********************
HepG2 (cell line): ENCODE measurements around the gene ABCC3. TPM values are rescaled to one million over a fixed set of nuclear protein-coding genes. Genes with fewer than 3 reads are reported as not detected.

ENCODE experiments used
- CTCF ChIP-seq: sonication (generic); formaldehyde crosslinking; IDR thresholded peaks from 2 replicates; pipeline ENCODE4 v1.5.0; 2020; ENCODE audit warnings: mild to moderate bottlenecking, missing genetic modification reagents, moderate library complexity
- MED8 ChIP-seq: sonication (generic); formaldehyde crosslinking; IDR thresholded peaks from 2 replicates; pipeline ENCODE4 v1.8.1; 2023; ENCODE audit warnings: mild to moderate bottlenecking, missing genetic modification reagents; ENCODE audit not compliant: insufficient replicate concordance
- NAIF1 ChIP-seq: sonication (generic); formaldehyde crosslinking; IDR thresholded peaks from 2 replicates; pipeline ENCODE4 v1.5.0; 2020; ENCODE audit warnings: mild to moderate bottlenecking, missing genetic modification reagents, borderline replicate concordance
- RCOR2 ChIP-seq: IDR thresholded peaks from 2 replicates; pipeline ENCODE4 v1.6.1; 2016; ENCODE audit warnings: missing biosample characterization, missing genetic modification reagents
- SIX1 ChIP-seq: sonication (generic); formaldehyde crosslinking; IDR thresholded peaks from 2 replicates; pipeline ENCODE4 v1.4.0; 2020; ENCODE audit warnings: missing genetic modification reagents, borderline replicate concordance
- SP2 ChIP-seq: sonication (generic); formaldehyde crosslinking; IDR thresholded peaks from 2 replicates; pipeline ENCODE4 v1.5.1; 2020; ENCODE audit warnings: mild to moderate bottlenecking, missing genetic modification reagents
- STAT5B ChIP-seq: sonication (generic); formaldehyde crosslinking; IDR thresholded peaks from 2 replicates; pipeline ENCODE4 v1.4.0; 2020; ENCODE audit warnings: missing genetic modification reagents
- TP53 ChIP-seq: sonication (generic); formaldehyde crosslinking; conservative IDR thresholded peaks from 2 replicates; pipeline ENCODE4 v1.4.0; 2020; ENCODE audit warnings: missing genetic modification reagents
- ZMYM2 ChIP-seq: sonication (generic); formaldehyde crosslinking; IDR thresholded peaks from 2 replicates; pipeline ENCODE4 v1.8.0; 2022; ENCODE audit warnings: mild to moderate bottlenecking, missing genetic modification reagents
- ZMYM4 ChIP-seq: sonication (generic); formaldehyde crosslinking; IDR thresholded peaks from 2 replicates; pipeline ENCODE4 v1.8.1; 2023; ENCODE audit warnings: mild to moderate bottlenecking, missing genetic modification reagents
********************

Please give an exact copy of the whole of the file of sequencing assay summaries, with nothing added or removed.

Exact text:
HepG2 (cell line): ENCODE measurements around the gene ABCC3. TPM values are rescaled to one million over a fixed set of nuclear protein-coding genes. Genes with fewer than 3 reads are reported as not detected.

ENCODE experiments used
- CTCF ChIP-seq: sonication (generic); formaldehyde crosslinking; IDR thresholded peaks from 2 replicates; pipeline ENCODE4 v1.5.0; 2020; ENCODE audit warnings: mild to moderate bottlenecking, missing genetic modification reagents, moderate library complexity
- MED8 ChIP-seq: sonication (generic); formaldehyde crosslinking; IDR thresholded peaks from 2 replicates; pipeline ENCODE4 v1.8.1; 2023; ENCODE audit warnings: mild to moderate bottlenecking, missing genetic modification reagents; ENCODE audit not compliant: insufficient replicate concordance
- NAIF1 ChIP-seq: sonication (generic); formaldehyde crosslinking; IDR thresholded peaks from 2 replicates; pipeline ENCODE4 v1.5.0; 2020; ENCODE audit warnings: mild to moderate bottlenecking, missing genetic modification reagents, borderline replicate concordance
- RCOR2 ChIP-seq: IDR thresholded peaks from 2 replicates; pipeline ENCODE4 v1.6.1; 2016; ENCODE audit warnings: missing biosample characterization, missing genetic modification reagents
- SIX1 ChIP-seq: sonication (generic); formaldehyde crosslinking; IDR thresholded peaks from 2 replicates; pipeline ENCODE4 v1.4.0; 2020; ENCODE audit warnings: missing genetic modification reagents, borderline replicate concordance
- SP2 ChIP-seq: sonication (generic); formaldehyde crosslinking; IDR thresholded peaks from 2 replicates; pipeline ENCODE4 v1.5.1; 2020; ENCODE audit warnings: mild to moderate bottlenecking, missing genetic modification reagents
- STAT5B ChIP-seq: sonication (generic); formaldehyde crosslinking; IDR thresholded peaks from 2 replicates; pipeline ENCODE4 v1.4.0; 2020; ENCODE audit warnings: missing genetic modification reagents
- TP53 ChIP-seq: sonication (generic); formaldehyde crosslinking; conservative IDR thresholded peaks from 2 replicates; pipeline ENCODE4 v1.4.0; 2020; ENCODE audit warnings: missing genetic modification reagents
- ZMYM2 ChIP-seq: sonication (generic); formaldehyde crosslinking; IDR thresholded peaks from 2 replicates; pipeline ENCODE4 v1.8.0; 2022; ENCODE audit warnings: mild to moderate bottlenecking, missing genetic modification reagents
- ZMYM4 ChIP-seq: sonication (generic); formaldehyde crosslinking; IDR thresholded peaks from 2 replicates; pipeline ENCODE4 v1.8.1; 2023; ENCODE audit warnings: mild to moderate bottlenecking, missing genetic modification reagents